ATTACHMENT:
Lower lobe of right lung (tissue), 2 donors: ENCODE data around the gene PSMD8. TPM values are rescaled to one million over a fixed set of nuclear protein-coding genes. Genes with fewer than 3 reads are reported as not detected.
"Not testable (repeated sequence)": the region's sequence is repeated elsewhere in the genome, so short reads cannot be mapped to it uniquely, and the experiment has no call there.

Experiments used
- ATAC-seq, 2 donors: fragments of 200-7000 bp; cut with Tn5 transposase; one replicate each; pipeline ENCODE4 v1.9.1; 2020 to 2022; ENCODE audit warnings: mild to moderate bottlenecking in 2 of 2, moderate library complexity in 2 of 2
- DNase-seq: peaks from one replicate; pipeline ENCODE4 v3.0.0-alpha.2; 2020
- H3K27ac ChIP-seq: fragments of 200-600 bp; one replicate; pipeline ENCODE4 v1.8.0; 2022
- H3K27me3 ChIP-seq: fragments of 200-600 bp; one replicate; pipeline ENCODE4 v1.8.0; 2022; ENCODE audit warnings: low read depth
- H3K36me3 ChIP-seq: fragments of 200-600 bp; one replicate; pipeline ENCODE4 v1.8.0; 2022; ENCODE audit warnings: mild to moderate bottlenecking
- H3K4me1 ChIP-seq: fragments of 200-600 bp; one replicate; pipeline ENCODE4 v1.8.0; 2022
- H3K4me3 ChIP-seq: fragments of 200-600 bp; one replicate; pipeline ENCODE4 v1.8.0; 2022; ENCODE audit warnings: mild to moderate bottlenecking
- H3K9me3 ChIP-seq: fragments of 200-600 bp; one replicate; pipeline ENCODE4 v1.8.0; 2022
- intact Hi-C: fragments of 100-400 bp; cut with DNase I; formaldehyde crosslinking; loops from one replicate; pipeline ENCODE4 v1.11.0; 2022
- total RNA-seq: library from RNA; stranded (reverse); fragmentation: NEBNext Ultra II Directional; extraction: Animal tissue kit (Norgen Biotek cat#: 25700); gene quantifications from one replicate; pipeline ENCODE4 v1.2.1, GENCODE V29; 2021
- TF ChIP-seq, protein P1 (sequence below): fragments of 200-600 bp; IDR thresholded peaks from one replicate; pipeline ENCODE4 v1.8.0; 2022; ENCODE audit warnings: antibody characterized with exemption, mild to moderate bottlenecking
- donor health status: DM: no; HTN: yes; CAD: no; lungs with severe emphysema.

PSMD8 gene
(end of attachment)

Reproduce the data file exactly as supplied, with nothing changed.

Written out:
Lower lobe of right lung (tissue), 2 donors: ENCODE data around the gene PSMD8. TPM values are rescaled to one million over a fixed set of nuclear protein-coding genes. Genes with fewer than 3 reads are reported as not detected.
"Not testable (repeated sequence)": the region's sequence is repeated elsewhere in the genome, so short reads cannot be mapped to it uniquely, and the experiment has no call there.

Experiments used
- ATAC-seq, 2 donors: fragments of 200-7000 bp; cut with Tn5 transposase; one replicate each; pipeline ENCODE4 v1.9.1; 2020 to 2022; ENCODE audit warnings: mild to moderate bottlenecking in 2 of 2, moderate library complexity in 2 of 2
- DNase-seq: peaks from one replicate; pipeline ENCODE4 v3.0.0-alpha.2; 2020
- H3K27ac ChIP-seq: fragments of 200-600 bp; one replicate; pipeline ENCODE4 v1.8.0; 2022
- H3K27me3 ChIP-seq: fragments of 200-600 bp; one replicate; pipeline ENCODE4 v1.8.0; 2022; ENCODE audit warnings: low read depth
- H3K36me3 ChIP-seq: fragments of 200-600 bp; one replicate; pipeline ENCODE4 v1.8.0; 2022; ENCODE audit warnings: mild to moderate bottlenecking
- H3K4me1 ChIP-seq: fragments of 200-600 bp; one replicate; pipeline ENCODE4 v1.8.0; 2022
- H3K4me3 ChIP-seq: fragments of 200-600 bp; one replicate; pipeline ENCODE4 v1.8.0; 2022; ENCODE audit warnings: mild to moderate bottlenecking
- H3K9me3 ChIP-seq: fragments of 200-600 bp; one replicate; pipeline ENCODE4 v1.8.0; 2022
- intact Hi-C: fragments of 100-400 bp; cut with DNase I; formaldehyde crosslinking; loops from one replicate; pipeline ENCODE4 v1.11.0; 2022
- total RNA-seq: library from RNA; stranded (reverse); fragmentation: NEBNext Ultra II Directional; extraction: Animal tissue kit (Norgen Biotek cat#: 25700); gene quantifications from one replicate; pipeline ENCODE4 v1.2.1, GENCODE V29; 2021
- TF ChIP-seq, protein P1 (sequence below): fragments of 200-600 bp; IDR thresholded peaks from one replicate; pipeline ENCODE4 v1.8.0; 2022; ENCODE audit warnings: antibody characterized with exemption, mild to moderate bottlenecking
- donor health status: DM: no; HTN: yes; CAD: no; lungs with severe emphysema.

PSMD8 gene